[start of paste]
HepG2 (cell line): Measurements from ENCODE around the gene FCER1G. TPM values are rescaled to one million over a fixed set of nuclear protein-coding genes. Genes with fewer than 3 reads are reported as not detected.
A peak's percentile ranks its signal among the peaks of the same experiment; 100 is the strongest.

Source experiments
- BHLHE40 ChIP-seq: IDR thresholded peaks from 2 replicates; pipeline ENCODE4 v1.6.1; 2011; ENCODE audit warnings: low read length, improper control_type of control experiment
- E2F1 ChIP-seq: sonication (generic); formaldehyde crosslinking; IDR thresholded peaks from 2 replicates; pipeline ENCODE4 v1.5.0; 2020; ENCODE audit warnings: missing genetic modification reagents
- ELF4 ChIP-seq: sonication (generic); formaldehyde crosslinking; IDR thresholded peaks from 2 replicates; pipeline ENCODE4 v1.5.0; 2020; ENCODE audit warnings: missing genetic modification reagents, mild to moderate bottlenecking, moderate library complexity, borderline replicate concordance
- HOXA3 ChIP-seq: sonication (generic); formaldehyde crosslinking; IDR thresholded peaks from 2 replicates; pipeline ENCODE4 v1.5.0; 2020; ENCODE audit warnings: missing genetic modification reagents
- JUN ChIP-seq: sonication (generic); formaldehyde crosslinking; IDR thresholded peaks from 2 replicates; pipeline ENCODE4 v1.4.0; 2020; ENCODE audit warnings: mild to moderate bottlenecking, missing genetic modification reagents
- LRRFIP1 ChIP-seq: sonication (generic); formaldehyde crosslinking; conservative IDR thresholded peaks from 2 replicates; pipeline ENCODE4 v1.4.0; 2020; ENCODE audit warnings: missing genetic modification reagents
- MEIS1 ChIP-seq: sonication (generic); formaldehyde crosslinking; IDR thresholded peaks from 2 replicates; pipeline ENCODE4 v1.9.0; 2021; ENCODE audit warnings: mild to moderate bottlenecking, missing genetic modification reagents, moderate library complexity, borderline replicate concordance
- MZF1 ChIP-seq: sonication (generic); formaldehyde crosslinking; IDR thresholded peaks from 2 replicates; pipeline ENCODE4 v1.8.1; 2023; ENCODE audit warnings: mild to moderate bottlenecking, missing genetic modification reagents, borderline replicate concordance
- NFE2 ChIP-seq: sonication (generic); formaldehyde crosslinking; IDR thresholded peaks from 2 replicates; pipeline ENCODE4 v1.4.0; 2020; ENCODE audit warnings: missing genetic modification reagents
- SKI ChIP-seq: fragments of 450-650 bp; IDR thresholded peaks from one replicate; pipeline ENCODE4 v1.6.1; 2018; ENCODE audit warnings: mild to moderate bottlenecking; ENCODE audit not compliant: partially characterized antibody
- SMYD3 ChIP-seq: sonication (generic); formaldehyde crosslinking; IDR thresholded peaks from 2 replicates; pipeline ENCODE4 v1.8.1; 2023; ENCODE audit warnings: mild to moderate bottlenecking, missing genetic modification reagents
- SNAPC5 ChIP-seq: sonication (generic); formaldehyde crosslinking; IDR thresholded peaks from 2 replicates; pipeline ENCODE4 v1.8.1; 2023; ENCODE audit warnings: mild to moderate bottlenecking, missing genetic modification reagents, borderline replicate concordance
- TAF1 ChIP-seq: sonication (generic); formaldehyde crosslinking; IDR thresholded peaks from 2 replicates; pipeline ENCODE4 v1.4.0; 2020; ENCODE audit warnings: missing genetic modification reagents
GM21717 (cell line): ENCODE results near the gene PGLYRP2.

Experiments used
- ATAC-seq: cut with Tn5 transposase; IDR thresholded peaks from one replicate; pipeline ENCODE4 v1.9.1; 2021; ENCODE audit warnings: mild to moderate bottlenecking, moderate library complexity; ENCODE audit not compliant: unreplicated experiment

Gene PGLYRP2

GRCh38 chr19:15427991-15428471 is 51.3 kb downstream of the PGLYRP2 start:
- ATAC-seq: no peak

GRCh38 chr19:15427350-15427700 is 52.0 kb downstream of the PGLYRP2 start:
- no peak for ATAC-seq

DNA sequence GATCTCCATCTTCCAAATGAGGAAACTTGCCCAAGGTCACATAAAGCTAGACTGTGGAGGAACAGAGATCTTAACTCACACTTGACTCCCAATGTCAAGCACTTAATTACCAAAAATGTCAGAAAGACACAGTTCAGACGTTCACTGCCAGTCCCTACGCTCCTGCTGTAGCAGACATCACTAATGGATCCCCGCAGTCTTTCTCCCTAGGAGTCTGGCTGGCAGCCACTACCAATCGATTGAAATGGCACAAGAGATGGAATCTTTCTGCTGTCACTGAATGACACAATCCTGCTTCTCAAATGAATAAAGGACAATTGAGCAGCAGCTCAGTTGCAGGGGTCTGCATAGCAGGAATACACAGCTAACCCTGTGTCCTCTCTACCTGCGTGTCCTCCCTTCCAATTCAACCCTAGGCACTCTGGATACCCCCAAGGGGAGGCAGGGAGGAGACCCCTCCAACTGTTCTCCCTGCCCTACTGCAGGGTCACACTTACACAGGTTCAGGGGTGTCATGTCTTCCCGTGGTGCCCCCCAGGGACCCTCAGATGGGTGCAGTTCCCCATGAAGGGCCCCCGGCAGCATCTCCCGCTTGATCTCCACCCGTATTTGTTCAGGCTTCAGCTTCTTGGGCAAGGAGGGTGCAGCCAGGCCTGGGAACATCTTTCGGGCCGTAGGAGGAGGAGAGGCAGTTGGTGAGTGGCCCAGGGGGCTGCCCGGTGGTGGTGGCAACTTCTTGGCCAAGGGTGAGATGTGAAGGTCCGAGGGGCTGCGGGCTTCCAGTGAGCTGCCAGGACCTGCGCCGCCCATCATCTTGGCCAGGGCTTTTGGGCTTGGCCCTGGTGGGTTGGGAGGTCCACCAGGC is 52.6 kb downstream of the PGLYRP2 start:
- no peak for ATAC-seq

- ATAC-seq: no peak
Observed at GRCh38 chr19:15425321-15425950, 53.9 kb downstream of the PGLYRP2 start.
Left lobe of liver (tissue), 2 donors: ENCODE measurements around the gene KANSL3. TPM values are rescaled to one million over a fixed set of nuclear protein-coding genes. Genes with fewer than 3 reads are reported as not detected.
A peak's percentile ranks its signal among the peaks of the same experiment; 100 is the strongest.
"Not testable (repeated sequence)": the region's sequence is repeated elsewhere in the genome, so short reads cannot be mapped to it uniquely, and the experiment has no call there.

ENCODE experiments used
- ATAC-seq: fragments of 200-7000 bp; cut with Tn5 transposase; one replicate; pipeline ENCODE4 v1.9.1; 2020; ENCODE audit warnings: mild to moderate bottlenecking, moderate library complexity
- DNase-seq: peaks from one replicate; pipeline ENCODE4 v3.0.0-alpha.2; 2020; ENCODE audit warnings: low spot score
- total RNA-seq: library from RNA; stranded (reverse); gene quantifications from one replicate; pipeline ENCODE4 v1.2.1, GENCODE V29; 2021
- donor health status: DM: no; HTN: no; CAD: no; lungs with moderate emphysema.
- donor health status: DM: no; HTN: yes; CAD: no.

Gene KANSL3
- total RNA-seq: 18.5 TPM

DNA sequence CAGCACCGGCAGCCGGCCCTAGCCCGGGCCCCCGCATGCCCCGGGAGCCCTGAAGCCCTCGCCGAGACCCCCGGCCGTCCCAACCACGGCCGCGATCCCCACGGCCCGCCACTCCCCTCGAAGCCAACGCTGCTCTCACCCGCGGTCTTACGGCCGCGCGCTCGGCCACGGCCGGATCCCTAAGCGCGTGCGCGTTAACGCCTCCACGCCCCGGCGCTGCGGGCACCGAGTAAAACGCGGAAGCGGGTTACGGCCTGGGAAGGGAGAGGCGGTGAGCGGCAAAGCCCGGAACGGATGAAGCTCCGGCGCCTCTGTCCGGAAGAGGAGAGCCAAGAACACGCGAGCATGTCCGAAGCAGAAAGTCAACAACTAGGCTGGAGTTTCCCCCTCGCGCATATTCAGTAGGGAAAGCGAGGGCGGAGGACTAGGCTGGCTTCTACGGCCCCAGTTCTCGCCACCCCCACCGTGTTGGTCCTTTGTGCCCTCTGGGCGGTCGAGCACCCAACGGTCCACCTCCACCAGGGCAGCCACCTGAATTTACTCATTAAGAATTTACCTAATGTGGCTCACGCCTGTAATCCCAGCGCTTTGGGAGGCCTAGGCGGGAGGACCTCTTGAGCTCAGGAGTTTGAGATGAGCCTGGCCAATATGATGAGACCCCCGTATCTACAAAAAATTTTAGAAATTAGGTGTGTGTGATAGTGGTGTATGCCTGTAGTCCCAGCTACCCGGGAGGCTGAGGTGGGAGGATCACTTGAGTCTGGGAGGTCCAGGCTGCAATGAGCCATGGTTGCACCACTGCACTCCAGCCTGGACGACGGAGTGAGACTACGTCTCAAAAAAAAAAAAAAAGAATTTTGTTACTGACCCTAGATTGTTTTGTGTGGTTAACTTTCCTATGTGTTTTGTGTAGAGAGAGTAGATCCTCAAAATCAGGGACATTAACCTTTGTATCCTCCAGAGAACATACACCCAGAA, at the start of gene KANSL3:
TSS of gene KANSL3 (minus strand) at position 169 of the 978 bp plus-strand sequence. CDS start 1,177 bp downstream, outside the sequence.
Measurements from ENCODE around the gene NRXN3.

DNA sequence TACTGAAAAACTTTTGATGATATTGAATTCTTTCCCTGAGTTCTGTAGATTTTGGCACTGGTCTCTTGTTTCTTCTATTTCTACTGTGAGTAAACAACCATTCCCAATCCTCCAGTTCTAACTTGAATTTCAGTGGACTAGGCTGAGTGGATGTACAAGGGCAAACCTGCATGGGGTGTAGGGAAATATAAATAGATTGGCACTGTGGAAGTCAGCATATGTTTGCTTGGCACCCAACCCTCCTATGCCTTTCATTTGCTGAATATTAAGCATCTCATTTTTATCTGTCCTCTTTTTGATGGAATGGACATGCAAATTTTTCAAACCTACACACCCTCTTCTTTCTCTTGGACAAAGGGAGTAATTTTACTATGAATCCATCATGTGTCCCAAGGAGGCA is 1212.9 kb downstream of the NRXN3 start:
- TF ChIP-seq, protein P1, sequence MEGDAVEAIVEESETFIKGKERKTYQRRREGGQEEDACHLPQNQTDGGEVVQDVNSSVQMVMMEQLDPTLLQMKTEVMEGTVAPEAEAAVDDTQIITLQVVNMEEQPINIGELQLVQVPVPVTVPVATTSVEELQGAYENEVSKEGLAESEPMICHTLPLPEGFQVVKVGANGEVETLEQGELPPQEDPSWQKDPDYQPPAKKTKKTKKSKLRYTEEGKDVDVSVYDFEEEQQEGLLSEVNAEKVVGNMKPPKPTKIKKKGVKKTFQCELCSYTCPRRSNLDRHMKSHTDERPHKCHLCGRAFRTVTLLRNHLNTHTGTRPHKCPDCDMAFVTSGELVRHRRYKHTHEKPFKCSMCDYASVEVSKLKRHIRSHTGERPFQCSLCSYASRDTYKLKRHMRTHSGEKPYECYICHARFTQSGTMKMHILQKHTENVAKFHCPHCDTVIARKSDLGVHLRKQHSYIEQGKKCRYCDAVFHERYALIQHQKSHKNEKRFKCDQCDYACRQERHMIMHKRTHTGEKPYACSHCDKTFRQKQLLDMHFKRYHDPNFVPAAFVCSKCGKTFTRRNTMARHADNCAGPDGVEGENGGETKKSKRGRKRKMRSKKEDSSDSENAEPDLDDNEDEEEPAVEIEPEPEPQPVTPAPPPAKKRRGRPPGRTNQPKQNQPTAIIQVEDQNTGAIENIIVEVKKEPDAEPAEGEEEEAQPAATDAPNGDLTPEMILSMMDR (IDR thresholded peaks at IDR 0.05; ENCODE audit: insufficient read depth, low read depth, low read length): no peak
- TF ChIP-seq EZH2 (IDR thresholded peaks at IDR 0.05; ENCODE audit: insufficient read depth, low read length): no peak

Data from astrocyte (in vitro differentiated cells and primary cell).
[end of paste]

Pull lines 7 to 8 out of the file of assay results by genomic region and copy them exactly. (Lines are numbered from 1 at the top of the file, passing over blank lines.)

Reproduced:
- HOXA3 ChIP-seq: sonication (generic); formaldehyde crosslinking; IDR thresholded peaks from 2 replicates; pipeline ENCODE4 v1.5.0; 2020; ENCODE audit warnings: missing genetic modification reagents
- JUN ChIP-seq: sonication (generic); formaldehyde crosslinking; IDR thresholded peaks from 2 replicates; pipeline ENCODE4 v1.4.0; 2020; ENCODE audit warnings: mild to moderate bottlenecking, missing genetic modification reagents